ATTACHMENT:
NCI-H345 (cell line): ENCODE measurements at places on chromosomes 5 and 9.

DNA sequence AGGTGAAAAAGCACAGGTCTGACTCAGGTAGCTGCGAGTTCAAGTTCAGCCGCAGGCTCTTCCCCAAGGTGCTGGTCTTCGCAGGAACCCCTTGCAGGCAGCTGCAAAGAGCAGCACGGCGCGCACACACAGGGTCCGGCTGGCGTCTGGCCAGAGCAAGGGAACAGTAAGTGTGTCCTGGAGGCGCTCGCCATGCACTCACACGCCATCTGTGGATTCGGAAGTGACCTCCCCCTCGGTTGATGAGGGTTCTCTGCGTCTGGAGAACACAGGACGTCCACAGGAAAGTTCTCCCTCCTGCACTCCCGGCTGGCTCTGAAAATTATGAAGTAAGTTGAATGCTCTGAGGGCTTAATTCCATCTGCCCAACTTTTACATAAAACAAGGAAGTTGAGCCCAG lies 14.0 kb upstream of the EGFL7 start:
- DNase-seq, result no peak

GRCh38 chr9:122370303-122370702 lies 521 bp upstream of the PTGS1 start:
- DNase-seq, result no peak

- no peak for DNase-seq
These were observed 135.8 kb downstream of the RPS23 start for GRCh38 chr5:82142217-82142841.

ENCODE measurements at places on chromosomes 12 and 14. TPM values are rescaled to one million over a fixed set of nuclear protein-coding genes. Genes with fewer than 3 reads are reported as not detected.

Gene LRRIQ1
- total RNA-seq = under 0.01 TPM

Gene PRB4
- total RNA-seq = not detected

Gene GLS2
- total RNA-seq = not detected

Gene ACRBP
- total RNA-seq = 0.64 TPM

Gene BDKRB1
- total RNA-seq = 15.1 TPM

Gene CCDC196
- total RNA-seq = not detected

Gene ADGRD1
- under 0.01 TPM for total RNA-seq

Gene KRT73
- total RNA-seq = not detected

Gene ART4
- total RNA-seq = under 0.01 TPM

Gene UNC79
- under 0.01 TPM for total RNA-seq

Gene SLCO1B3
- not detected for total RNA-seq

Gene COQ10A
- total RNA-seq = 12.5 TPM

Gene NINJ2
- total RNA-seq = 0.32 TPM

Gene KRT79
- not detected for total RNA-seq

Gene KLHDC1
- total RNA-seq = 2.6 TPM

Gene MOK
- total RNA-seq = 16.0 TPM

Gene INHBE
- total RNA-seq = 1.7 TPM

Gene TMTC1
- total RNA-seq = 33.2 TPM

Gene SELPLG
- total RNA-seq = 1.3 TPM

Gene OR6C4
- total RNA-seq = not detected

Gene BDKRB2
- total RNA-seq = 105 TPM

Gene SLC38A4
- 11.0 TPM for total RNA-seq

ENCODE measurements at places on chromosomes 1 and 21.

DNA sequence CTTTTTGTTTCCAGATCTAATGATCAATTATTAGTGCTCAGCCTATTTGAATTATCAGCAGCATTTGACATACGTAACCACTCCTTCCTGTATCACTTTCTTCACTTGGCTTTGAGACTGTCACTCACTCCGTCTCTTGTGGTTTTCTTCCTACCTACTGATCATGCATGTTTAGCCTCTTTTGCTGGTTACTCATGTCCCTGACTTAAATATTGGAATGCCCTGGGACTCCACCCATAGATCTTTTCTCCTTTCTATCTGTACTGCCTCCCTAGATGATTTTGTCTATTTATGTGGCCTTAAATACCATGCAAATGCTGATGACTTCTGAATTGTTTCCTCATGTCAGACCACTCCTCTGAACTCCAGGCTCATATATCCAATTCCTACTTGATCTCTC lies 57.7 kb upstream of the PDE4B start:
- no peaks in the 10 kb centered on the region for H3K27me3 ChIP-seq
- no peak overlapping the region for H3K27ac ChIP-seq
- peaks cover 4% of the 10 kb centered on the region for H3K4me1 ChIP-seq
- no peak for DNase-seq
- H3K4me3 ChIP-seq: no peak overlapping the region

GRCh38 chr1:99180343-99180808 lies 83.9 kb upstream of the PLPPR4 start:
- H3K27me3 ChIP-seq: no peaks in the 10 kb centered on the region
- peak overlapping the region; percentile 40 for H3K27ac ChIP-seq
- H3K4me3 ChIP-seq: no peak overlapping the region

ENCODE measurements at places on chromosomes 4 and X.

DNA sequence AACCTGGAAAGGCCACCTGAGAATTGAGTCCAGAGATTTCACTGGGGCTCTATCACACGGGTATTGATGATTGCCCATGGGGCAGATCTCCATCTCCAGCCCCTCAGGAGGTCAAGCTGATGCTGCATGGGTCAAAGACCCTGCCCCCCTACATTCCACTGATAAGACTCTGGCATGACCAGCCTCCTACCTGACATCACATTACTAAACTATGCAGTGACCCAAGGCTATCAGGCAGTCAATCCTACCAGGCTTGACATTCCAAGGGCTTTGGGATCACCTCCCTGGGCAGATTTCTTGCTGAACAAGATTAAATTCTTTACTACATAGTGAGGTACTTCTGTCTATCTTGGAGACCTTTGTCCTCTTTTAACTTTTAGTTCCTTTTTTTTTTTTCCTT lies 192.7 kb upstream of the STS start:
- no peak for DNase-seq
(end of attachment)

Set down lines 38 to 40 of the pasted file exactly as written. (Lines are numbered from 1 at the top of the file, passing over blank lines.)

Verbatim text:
- total RNA-seq = 2.6 TPM

Gene MOK
- total RNA-seq = 16.0 TPM